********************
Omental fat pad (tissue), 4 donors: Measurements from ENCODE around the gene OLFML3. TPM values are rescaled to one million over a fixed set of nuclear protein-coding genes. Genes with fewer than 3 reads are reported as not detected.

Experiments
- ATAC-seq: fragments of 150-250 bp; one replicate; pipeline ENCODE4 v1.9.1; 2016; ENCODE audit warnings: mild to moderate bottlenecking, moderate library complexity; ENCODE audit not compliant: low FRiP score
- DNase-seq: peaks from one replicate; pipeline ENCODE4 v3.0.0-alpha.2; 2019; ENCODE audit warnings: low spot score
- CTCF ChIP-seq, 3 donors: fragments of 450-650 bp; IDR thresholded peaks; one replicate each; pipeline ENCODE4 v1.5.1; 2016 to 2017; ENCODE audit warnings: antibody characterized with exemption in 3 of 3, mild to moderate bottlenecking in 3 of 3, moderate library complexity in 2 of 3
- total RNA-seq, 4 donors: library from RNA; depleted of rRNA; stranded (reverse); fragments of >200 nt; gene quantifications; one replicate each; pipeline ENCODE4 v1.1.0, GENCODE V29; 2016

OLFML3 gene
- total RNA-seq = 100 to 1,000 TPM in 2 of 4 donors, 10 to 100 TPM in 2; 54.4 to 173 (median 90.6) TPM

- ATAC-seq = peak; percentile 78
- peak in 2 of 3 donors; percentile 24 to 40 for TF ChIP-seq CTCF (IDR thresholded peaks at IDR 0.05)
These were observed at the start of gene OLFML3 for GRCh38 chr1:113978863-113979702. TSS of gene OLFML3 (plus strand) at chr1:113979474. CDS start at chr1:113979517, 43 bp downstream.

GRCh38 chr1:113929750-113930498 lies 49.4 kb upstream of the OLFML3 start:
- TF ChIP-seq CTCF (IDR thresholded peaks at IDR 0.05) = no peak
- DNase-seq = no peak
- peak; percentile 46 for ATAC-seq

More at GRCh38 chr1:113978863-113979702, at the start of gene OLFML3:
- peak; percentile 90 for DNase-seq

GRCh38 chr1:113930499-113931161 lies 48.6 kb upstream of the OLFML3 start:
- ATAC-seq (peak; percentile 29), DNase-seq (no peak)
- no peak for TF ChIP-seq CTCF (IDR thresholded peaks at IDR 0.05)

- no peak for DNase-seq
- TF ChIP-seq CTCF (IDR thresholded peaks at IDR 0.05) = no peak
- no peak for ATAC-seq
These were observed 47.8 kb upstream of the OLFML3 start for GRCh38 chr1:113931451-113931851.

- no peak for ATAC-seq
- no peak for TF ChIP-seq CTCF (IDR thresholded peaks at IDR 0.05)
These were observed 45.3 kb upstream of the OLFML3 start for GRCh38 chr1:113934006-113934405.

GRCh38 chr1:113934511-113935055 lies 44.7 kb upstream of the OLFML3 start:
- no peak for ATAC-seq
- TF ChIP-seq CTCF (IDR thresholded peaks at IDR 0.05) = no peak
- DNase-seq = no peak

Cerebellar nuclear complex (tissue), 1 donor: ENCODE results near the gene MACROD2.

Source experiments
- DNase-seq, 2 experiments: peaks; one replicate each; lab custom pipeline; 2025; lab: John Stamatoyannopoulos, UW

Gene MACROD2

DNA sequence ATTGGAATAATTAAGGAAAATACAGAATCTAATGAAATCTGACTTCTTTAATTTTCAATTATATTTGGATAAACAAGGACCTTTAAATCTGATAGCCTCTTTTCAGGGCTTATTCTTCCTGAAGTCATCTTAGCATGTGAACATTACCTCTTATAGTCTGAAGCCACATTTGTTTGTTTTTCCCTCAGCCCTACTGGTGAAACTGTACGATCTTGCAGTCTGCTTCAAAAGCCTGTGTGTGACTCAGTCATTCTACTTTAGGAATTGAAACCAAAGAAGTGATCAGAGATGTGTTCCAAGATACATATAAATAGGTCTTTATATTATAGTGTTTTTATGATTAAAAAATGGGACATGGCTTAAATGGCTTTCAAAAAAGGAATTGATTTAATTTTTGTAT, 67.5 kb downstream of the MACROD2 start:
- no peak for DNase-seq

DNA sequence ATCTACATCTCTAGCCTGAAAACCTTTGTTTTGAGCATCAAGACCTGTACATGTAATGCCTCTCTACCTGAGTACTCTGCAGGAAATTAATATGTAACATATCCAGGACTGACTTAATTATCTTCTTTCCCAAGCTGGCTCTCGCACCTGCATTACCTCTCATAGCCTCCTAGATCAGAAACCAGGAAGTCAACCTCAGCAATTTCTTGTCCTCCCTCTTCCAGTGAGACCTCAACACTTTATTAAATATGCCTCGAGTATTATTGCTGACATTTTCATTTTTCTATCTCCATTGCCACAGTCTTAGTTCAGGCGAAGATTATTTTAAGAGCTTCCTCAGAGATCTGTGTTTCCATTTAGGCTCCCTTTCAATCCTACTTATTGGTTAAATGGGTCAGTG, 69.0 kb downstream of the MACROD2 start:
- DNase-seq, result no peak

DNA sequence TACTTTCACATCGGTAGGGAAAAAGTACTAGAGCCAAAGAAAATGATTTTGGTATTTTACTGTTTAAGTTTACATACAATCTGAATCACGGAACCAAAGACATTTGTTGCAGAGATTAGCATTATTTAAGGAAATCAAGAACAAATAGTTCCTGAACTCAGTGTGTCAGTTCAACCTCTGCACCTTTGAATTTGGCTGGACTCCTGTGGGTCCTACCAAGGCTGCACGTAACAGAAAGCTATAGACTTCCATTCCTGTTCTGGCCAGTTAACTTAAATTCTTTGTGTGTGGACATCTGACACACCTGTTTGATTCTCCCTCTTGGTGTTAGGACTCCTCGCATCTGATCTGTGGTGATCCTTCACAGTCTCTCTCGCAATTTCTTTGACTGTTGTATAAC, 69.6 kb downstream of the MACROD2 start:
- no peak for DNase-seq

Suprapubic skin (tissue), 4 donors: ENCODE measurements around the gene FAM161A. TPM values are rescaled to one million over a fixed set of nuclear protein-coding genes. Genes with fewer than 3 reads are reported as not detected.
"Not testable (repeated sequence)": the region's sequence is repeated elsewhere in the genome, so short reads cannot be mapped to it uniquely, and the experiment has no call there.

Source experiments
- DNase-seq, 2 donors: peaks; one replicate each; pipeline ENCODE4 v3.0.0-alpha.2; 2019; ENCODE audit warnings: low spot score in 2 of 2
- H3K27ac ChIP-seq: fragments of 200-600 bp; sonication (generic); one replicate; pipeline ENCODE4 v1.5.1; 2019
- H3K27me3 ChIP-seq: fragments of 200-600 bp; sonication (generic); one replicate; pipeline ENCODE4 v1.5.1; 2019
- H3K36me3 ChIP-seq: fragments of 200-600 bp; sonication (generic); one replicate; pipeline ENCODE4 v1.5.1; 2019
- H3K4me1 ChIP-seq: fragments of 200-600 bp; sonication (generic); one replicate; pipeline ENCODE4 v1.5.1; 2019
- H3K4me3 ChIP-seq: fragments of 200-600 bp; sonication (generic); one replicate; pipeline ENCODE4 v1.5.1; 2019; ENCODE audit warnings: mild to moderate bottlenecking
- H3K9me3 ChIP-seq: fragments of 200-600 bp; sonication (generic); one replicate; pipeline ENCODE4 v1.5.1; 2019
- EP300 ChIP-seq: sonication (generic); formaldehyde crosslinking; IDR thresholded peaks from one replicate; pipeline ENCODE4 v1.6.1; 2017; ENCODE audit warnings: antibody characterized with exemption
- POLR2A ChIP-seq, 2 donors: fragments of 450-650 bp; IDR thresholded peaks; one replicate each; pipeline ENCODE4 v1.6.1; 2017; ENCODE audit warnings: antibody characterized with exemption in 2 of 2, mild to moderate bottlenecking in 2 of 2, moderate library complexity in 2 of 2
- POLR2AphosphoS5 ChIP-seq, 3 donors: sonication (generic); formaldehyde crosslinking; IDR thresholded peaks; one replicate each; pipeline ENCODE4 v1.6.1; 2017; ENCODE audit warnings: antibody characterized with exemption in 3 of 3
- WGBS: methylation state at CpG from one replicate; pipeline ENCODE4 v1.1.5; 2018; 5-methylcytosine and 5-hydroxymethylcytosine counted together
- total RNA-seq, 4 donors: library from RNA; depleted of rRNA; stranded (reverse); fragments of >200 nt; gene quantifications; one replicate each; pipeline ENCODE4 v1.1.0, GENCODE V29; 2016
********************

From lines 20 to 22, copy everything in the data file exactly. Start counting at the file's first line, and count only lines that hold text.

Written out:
- no peak for TF ChIP-seq CTCF (IDR thresholded peaks at IDR 0.05)

- no peak for DNase-seq
- TF ChIP-seq CTCF (IDR thresholded peaks at IDR 0.05) = no peak